In motivating innovation, golden parachutes may have silver linings, says Assoc. Prof. Gustavo Manso
When an executive fails to turn a profit yet still gets a rich payout, it’s certain to raise eyebrows—and possibly trigger a backlash from shareholders wary of corporate excess.
Yet in an age when companies must innovate to survive, it may be necessary to reward corporate leaders in spite of failure.
A new body of research by Assoc. Prof. Gustavo Manso has demonstrated benefits to compensation arrangements that many corporate governance experts have come to frown upon. His central argument: Companies that want to blaze new trails should not penalize managers whose efforts don’t quickly bear fruit.
“When you want managers to innovate, the types of incentives you use are very different from traditional pay-for-performance arrangements,” explains Manso, who holds the William A. and Betty H. Hasler Chair in New Enterprise Development. “You need to reward early failure and focus on long-term results.”
After last decade’s financial crisis, when the leaders of some of the nation’s largest banks and brokerages walked away with tens of millions while their companies needed taxpayer bailouts or fire-sale takeovers, golden parachutes for executives who don’t perform came to be seen as improper, while linking compensation more tightly to success came into favor.
Manso has re-examined compensation for an age of innovation. In particular, his research finds that provisions such as incentive packages that pay well despite short-term failure, stock options that keep their value when share prices fall, and even generous payments when corporate leaders lose their jobs—precisely the perks shareholder activists hate—may sometimes be needed to motivate managers to take risks and try new things.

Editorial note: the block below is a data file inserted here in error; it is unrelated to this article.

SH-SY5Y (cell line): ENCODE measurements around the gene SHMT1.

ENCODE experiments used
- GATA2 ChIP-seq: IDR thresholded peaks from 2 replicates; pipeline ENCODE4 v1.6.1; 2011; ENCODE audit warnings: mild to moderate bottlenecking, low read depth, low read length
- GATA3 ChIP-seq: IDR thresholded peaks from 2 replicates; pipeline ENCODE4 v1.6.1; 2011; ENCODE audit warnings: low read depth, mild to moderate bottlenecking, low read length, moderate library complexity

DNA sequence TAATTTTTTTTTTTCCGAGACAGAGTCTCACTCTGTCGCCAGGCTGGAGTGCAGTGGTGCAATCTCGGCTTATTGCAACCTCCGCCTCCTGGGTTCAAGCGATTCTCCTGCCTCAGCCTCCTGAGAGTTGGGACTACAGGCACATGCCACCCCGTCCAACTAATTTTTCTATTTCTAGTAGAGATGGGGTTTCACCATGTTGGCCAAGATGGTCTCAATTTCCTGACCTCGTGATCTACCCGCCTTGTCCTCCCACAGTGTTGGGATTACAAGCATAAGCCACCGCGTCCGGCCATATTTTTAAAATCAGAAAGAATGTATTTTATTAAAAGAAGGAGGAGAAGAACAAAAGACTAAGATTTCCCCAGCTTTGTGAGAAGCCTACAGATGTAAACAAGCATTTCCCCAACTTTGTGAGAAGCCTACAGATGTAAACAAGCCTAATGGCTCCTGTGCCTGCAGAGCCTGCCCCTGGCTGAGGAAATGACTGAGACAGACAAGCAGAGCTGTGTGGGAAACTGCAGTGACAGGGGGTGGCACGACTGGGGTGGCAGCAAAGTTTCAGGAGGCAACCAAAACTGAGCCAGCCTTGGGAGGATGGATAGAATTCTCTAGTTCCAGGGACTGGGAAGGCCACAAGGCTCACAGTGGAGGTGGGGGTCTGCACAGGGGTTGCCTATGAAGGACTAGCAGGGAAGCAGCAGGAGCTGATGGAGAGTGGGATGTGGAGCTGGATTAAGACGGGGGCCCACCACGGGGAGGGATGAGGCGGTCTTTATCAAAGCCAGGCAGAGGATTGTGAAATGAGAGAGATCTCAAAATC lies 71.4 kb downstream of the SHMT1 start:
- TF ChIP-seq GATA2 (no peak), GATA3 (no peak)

Manso’s work comprises a groundbreaking mix of theory, data analysis, and experimentation. In a landmark 2011 article in The Journal of Finance, he built on the classic distinction between two approaches to management: “exploitation” and “exploration.” The first relies on tried-and-true practices that are likely to pay off. The second seeks better ways of doing things but can lead down blind alleys.
Using a theoretical model, Manso showed that pay-for-performance works well when the goal is to achieve the best results from known techniques. But managers who are expected to innovate must be paid for long-term, not short-term results, and they should not have to worry about losing their jobs if new methods fall short.
In a later article, Manso modeled the impact of public versus private ownership structures on investment in innovative projects. He and his co-authors found that while public ownership incentivizes the companies to cash in on existing ideas—since the market reacts quickly to good and bad news—private ownership gives more leeway for exploring new ideas.
Manso cautions, however, that using compensation plans to motivate innovation can prove tricky in practice. To make sure managers don’t take advantage of arrangements that tolerate short-term failure, their performance must be monitored and they must be given regular feedback. And the burden on boards is intensified because directors must create incentives for innovation while also guarding against abuses.